Devoted to the Body: Devotional Practices and Performances in Feminine Spirituality (Session at IMC Leeds 2018)
Bodily practices played an important role in medieval devotion, some particularly associated with female believers. One need only think of how devout women kissed manuscripts and rosaries, Beguines performed series of prostrations and genuflections, and nuns constructed own meditational processions through their convents. Some mystics are represented as engaging in more extreme bodily performances. For instance, according to her vita, thirteenth-century beguine Elizabeth of Spalbeek imitated Christ’s Passion in public, resulting in stigmata erupting on her body.
These different performances can be seen as embodied memory practices. As Mary Carruthers stresses and both modern and medieval thought on memory argue, such patterned movements imprint and arise out of visceral memories. For example, according to embodied mind models in modern psychology, these practices embody, extend and enact memory, embed it a social and cultural context, and imbue it with affective valence. Furthermore, medieval gender theories saw the embodiment of memory as differing by gender: the female mind was thought to be literally more impressionable. Considering this, what can devotional performances tell us about medieval memory, sacra memoria (the sacred memory arts) and the role of gender and the body in these? What embodied experiences do these practices make the performer and spectator remember or forget, and what understanding of God and the (female) body and mind do these practices promote?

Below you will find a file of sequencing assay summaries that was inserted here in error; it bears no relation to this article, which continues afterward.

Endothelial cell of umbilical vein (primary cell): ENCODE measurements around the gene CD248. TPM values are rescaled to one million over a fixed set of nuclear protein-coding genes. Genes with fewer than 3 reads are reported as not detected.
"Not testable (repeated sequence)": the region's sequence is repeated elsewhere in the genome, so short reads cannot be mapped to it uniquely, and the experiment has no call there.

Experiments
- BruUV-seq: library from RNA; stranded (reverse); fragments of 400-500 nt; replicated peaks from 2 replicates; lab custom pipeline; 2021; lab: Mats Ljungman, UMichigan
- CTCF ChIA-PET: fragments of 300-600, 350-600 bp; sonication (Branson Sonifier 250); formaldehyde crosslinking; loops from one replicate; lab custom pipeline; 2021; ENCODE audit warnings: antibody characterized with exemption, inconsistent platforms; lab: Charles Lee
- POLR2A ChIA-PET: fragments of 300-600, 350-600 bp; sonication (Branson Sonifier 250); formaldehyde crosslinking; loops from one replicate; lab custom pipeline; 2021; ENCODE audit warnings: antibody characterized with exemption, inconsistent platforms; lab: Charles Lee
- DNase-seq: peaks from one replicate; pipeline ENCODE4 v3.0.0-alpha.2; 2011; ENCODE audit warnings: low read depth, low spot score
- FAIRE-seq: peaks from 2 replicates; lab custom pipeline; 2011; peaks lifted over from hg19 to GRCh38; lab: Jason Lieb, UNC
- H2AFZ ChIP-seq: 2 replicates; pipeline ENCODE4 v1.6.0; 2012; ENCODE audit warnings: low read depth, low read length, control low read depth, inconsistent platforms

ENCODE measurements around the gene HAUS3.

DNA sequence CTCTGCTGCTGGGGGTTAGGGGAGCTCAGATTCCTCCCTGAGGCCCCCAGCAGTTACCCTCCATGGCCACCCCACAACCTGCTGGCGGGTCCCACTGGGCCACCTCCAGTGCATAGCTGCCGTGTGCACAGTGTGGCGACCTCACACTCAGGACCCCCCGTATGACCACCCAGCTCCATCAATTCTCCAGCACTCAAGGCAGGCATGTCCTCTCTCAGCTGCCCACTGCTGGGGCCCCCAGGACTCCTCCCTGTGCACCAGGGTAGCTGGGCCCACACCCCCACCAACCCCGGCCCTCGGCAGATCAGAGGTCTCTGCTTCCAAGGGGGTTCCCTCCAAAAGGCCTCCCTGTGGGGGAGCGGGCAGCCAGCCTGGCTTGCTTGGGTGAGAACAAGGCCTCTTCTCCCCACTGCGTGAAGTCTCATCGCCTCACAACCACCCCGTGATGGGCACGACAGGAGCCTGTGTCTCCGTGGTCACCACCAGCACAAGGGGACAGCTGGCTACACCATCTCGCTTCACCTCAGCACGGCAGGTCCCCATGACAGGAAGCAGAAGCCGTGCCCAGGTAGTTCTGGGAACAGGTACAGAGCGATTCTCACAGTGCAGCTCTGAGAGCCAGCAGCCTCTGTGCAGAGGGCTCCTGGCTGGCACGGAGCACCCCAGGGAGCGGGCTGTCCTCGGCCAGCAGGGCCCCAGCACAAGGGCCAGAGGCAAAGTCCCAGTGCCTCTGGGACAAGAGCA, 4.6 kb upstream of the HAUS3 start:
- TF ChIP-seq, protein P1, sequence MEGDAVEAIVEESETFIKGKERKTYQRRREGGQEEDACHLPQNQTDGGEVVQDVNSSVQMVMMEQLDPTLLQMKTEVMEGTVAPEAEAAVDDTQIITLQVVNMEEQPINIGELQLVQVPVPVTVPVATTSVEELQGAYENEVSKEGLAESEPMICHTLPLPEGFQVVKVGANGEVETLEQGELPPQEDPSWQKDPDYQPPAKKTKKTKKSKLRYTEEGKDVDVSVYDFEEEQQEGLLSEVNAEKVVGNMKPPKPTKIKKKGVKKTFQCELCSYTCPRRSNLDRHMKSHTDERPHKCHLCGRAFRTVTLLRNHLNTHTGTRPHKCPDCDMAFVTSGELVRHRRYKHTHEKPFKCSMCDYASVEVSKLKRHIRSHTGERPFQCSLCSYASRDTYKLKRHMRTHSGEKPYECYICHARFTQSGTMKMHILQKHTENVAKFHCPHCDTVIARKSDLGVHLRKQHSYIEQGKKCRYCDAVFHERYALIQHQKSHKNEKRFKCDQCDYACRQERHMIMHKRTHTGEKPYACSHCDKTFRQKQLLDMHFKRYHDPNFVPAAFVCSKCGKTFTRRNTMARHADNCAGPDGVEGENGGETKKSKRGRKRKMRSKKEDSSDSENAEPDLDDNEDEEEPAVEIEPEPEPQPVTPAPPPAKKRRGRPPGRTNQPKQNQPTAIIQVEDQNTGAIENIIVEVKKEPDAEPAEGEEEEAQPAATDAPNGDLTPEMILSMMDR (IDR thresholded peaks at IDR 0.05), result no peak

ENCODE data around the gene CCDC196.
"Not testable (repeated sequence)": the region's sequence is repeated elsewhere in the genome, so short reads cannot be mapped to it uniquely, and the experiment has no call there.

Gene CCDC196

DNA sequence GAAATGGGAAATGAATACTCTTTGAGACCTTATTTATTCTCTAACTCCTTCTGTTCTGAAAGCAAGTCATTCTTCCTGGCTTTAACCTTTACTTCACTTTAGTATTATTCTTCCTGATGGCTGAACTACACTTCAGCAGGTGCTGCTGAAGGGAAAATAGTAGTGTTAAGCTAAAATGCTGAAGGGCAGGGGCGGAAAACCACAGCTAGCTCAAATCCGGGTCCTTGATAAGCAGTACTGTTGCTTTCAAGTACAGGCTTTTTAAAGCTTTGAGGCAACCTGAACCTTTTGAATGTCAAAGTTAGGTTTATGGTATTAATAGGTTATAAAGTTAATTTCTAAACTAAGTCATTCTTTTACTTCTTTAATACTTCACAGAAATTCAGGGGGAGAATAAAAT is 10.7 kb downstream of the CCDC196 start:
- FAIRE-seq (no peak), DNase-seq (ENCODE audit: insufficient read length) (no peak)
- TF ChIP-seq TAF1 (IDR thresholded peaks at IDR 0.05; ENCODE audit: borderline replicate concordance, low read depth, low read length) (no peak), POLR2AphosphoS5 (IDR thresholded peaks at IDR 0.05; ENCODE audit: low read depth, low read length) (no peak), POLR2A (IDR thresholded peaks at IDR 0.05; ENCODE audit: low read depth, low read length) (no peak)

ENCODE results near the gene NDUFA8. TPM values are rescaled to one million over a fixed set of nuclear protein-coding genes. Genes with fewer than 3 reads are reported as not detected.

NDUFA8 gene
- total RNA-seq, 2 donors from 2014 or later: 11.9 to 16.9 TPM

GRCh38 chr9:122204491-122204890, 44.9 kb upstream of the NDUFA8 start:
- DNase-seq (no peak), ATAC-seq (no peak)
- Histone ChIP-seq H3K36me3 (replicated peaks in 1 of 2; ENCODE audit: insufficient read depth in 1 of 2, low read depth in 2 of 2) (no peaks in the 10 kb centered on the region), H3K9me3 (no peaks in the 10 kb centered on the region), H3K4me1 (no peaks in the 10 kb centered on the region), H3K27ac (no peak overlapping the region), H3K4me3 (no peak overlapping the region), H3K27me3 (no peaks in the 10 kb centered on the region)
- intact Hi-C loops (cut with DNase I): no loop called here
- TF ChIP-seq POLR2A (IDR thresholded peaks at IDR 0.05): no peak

Focusing on the twelfth to sixteenth century, this session examines this interplay between interiority and exteriority in gender-inflected devotional performances. It thus nuances the association of feminine spirituality with the body and illuminates medieval women’s devotional strategies and lived experience. We invite papers that explore topics including but not limited to:
- the role of the senses, emotions and imagination in devotional performances
- the relation between outer and inner experience and between immanence and transcendence
- the reciprocal influence of instructions, performances and accounts
- gendered dimensions of devotional performances, including divergences and conversions between male- and female-authored representations and instructions
- (the interaction between) liturgical and private practices
- devotional practices as part of everyday life, both in lay and monastic contexts
- the role of images and material objects in devotional practices
- medieval responses to the somatic nature of these devotional performances
We welcome papers drawing on a wide range of methodologies and from any discipline. Please send your abstract (up to 300 words) for a 20-minute paper and a short biography, stating your academic affiliation, to both Godelinde Perk (email@example.com) and Lieke Smits (firstname.lastname@example.org) by September 18, 2017.
Please feel free to circulate among interested parties.